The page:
And that’s where Popcom, Inc., your automated retail company comes in…

PopCom PopShop

Image courtesy of PopCom

You really need to understand the performance and your sales and your data to grow this into an actual, profitable business. You can’t grow a profitable business and scalable company without any type of data on your performance in any type of customer metrics.

I decided to start Popcom as a software technology company to innovate automated retail and build software that can help vending machines and self-service kiosks. Unattended retail machines collect customer data very similar to what Google Analytics and Shopify does for websites.

I had to pick between my two companies because, at this point, I have a software company which has a big problem to solve that definitely falls in line with true technology, and I can raise millions of dollars. Then I have this woman’s shoe brand that’s really a lifestyle business. I had to choose.

So, I stepped down as CEO from Fall Out [Heels] in order to go build what the company needed in order to grow. It was stuck. I had to step down and go build what my other company needed.

So the vision of 2011 just happened last year, ten years later in 2021. I figured, if I can solve this problem for myself, how I can sell shoes and vending machines, I can help a lot of other companies. I launched the vending machines in Atlanta airport.

That’s when I realized it’s more than just getting a vending product and a vending machine, and just putting it somewhere.

Popcom was one of the first to start implementing blockchain into vending machines. What inspired that?

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Since 2017, we’ve had the blockchain component integration for identity management. Today’s retail trends are all around automation. We integrated [blockchain] because we started out building vending machines for cannabis and, you know, legislation wise, it’s still federally illegal.

There are many states where [cannabis] is legal but we still have challenges with payments. So, we built [payment] technology first. We use blockchain to be able to verify identity and upload your ID which is stored on the blockchain.

You scan your face and you get a verification QR code. Any time you need to verify that you’re of age to purchase something from our system, whether it’s 21 to purchase alcohol or verifying that you are you to buy cannabis to track your daily purchases.

According to state laws, we can do that, but the market wasn’t ready for that technology. We’ve been sitting on this technology for some years now. It’s there. We have three customers that are using it, early adopters in alcohol and cannabis.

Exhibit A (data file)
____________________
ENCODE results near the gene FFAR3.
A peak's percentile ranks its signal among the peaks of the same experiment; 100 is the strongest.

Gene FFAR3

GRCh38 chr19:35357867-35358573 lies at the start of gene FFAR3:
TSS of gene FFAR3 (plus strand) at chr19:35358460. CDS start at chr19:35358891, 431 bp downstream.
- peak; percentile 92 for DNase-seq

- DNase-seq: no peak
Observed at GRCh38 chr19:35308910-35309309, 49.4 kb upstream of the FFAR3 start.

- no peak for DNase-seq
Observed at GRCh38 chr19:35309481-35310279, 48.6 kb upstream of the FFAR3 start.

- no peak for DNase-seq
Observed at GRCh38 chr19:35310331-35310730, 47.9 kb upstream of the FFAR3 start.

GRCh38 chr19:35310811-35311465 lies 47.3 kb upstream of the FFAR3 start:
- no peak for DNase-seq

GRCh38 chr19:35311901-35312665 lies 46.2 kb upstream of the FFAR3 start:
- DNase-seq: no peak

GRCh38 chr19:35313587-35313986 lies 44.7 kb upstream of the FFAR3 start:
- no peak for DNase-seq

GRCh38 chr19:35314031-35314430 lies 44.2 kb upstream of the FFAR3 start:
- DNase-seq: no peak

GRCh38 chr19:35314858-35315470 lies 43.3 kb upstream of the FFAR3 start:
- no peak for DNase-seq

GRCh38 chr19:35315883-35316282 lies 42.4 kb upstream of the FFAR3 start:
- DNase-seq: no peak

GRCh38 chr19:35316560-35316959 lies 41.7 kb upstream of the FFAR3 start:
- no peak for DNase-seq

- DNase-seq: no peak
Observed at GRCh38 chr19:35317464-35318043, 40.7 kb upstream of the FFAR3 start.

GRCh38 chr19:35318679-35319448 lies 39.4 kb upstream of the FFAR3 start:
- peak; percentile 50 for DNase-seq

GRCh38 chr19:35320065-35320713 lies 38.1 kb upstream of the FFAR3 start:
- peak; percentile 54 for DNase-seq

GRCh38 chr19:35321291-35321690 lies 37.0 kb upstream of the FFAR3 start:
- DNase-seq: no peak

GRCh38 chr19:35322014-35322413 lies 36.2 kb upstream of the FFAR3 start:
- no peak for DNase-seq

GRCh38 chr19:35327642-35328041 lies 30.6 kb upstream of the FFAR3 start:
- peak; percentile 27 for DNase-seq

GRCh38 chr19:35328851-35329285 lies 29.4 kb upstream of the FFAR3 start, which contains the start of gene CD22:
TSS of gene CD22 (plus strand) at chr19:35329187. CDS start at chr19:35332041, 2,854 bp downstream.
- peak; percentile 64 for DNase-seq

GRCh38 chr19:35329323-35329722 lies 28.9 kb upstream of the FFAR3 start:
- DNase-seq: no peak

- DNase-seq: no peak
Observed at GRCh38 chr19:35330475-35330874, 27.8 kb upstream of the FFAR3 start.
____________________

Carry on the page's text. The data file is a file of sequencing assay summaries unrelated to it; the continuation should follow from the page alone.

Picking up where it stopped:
They’re just waiting for the market to open up and when it does, we are definitely in position.

What is going to be the next big thing?

PopCom PopShop

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Electric vehicles and smart cities. How EV is getting rid of combustion vehicles on the road. It doesn’t matter about your personal beliefs or political views around what’s happening to the climate, with the just number of things we’re putting into the environment from these vehicles with these combustion engines and how much gasoline these things take.

Do you still have a home PC setup? What does your tech setup look like? And what are some tech must-haves that have contributed to your success and peace of mind?

Dawn Dickson with colleagues

Image courtesy of PopCom

That’s a good one. I don’t have a desktop setup or even a monitor. I’m always on the move, so I have my MacBook, and that’s like, everything. I obviously have a lot of remote things happening now, so these days, I keep some ring lights and make sure we have a good virtual background. But all my tools, what I really rely on, are software that really help me with my business, whether it’s managing your company’s communications and teams or managing payroll.

I believe in lifestyle design. I live the life that I always wanted to live. I didn’t know how I was going to be a traveling person and make money, but now the world allows that, for me to be on the road and have my virtual set up and be in my office. I have my green-screen wallpaper in the back (laughs) or I go with the blur. So that for me, that’s it. I’m not really into gadgets or hardware. I’m really just like the ultimate digital nomad at this point.

Also, a good VPN is a must-have, virtual private network. I like to use Windscribe—they don’t pay me to tell you this. Just always protect your IP address, especially if you’re doing any financial transactions especially if you’re in a crypto space. I travel internationally, so a hack is to log into your IP address in the United States and get all of the Netflix and Hulu shows with VPN. Everybody needs one in general, not just for content, but definitely to protect your information from hackers.

Learn more about Dawn and her journey by visiting her personal website or following Mrs. Dickson-Akpoghen on Twitter @thedawndickson and Instagram: @dawndickson.

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Author Ronnia Cherry

Ronnia Cherry is a writer and Black girl gamer with an affinity for technology, communications and programming. When not playing The Sims, mobile Monopoly or Peak brain games, she also enjoys arts, entertainment and nature.